The costumes were a different story. We purchased a handful of olive-green colonial outfits on eBay for $10 each and reused them for many characters. For the bounty hunters and members of the Vox Populi, we let the actors read the scripts and then took them on a shopping spree through several thrift stores. Each actor was given $25 to build their character’s wardrobe. The unique costumes for the four colonial concubines were designed and crafted by Kellsy MacKilligan who plays Mercedes in the series.
CC: I was equally impressed with the cinematography which gave the film a muted, washed out look with muted colors. Can you talk a little about the how the look of the film was planned?
KY: We knew early on that we wanted to give the film a grittier look by decreasing the saturation and increasing the contrast, a process known in the film world as “skip bleach.” We tested several cameras and ultimately decided to shoot on a Panasonic HVX200. Daniel wanted a more intimate feel, so there were no tripod-mounted shots used in our series. Brad was completely responsible for creating the look of the film, from shooting the footage to editing and from visual effects to color-correction.
CC: Each of the three segments of the film was made for about $5,000, although I must say, they look much more expensive than that. As executive producer, what are the biggest challenges in managing a micro-budgeted film?
KY: I think that no matter what kind of budget you’re given, a film is always going to use every last penny of it. The budget of our films went mostly to feeding our cast and crew, but we did have to spend some money creating the props. Ari Levitch, one of our screenwriters, has such an imagination and was able to create some really incredible props and weapons for us. A big steampunk fan, Ari made a smoke stack that can be seen in Vox Populi camp sites and on the back of two vehicles. He created unique weapons by wrapping wires around sprinkler pipes or fitting laser printer toner cartridges with squirt gun handles. He completed every prop with a custom paint job that made new plastic look like worn metal.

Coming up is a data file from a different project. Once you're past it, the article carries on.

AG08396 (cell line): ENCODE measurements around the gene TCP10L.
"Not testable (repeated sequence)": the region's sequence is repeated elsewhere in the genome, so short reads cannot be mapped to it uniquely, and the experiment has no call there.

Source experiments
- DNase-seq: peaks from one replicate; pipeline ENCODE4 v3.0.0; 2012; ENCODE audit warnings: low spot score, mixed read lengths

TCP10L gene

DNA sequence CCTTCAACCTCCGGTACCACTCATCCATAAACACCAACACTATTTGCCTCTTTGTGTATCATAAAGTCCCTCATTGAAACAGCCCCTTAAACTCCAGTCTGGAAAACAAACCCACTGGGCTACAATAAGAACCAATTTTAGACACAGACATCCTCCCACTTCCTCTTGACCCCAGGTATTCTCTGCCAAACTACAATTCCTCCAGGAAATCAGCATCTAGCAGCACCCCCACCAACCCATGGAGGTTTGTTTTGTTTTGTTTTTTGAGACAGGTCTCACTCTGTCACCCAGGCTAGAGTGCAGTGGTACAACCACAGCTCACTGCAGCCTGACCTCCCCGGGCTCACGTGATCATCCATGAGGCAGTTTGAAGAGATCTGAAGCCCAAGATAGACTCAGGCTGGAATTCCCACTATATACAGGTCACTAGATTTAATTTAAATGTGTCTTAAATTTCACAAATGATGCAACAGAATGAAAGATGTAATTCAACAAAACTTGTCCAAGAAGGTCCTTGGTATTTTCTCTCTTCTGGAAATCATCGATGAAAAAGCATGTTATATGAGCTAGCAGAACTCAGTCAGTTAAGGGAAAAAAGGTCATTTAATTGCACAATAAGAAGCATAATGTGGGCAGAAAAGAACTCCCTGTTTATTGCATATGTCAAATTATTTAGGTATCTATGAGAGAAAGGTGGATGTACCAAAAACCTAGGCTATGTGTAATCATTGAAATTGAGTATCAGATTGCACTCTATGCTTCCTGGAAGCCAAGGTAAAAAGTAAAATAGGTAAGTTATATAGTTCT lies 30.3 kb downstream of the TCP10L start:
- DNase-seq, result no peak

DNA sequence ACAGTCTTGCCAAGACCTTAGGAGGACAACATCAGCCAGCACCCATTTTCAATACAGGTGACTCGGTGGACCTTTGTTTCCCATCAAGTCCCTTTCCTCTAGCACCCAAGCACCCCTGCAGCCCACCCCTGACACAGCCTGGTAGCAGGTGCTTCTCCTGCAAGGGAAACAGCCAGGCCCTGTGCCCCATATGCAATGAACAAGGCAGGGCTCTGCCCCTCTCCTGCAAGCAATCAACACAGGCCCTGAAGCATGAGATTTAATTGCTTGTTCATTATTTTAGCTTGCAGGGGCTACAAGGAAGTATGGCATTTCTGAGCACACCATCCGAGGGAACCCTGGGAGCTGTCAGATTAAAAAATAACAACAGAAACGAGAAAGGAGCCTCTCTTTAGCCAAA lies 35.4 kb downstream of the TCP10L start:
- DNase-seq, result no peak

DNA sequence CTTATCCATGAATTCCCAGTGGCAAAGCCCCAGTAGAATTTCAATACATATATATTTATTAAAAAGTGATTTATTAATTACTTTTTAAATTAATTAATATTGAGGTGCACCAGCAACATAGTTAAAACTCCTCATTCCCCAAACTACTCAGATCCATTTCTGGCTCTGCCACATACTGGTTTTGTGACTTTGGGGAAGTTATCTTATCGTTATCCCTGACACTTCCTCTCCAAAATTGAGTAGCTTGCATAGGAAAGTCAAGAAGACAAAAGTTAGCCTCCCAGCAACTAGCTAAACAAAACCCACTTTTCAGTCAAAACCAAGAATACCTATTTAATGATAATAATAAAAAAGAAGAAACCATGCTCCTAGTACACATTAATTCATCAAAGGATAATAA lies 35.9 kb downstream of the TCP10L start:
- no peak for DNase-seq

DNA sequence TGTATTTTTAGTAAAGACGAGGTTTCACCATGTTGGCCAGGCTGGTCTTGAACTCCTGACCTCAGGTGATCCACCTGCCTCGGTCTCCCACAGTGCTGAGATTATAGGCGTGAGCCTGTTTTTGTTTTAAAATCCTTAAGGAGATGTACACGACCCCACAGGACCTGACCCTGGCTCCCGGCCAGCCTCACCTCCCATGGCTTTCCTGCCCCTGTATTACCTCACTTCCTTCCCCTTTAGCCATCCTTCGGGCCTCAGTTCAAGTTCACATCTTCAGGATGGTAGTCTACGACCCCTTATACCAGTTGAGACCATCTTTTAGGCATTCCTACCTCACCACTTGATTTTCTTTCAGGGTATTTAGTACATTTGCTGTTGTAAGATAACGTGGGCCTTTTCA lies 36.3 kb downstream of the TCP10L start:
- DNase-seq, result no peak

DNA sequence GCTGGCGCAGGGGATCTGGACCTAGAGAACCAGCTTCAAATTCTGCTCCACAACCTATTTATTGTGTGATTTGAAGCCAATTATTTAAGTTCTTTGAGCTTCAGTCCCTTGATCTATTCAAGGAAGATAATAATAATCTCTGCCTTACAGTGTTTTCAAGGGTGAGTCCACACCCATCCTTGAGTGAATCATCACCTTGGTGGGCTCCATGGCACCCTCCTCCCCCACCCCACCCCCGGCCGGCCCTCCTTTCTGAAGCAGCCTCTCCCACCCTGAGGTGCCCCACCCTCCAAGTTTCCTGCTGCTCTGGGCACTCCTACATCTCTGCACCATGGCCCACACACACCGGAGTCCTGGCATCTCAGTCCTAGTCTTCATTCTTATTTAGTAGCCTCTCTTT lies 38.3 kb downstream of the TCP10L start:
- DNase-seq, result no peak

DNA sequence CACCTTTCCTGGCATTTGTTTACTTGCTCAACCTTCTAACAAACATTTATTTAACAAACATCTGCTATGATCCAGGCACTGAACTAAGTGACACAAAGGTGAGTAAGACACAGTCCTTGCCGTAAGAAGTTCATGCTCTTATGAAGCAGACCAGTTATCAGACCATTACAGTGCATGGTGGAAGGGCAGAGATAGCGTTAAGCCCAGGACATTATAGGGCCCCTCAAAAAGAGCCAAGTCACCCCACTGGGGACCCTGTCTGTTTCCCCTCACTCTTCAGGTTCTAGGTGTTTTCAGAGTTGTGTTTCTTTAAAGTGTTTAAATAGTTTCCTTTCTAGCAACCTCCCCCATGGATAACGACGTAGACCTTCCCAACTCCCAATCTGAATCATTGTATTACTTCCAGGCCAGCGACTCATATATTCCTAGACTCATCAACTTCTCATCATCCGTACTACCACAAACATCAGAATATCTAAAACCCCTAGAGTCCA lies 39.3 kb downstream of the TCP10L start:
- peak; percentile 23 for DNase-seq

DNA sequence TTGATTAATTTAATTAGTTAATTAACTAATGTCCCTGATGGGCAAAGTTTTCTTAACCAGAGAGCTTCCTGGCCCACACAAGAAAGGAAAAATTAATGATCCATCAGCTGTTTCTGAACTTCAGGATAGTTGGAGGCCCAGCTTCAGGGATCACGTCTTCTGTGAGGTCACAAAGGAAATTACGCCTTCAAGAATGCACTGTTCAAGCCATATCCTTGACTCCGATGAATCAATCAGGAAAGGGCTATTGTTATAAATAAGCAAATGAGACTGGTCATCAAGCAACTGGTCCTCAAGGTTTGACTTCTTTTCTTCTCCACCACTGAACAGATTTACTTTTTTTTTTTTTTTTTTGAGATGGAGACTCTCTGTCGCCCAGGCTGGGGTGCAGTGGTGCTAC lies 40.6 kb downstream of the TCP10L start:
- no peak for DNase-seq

CC: The initial idea for Swine was as a single short feature that has now developed into three roughly 15-minute shorts, each focusing on a different character. How was the decision made to expand the initial concept into a series?
KY: A lot of people don’t know this, but the third chapter of Swine was originally our entire project. When we screened it for the first time, audience members were asking us for more details about the various characters. The cast and crew had such a great time working on it that we agreed to expand on the story. Because of how chapter 3 ends, it was clear that the additional stories would have to lead up to it.
CC: While Swine is now a three-part, 5-minute film, there are plans to produce at least two more 15-minute shorts and expand the film into a full-length feature. At this point, the estimated cost for finishing the project is more than the first three segments combined. How do you plan on raising the funds to complete the project? How can fans of the series help?
KY: Since we shot our first Swine film, at least five of our actors have gone on to star in national commercials and network television shows. Now that we’re working with SAG actors, there are a few additional hoops that we need to jump through that increase our budget slightly.
We’re currently raising funds by offering exclusive Swine-related items on our website. Fans who visit swinemovie.com can purchase autographed DVDs, photos, posters and hand-crafted props used in the film. We’re also offering unique opportunities like cameos in the film and credit as an associate or executive producer.
CC: How can people who are interested in seeing Swine find a copy of the film?
KY: We have DVD’s available that contain all of the films with 5.1 surround sound. Each DVD also comes with a high definition digital copy that can be played in iTunes or any portable media player. The trilogy is also viewable on our YouTube channel. You can find our YouTube link and DVD copies for sale on our website, swinemovie.com.
CC: Are you at a point where scripts have been developed for the remaining segments? What about preproduction?
KY: The Brothers Levitch are currently hard at work writing additional segments for our series. We’ll start scouting for new locations and casting in March with the intent to begin production this summer.
CC: Finally, other than the completion of this project, do you have any other projects in the works that you can talk about?
KY: We do have other projects in the works, including another sci-fi adventure and a controversial documentary. Pre-production is expected to begin at the end of 2012 when the feature-length version of Swine is completed.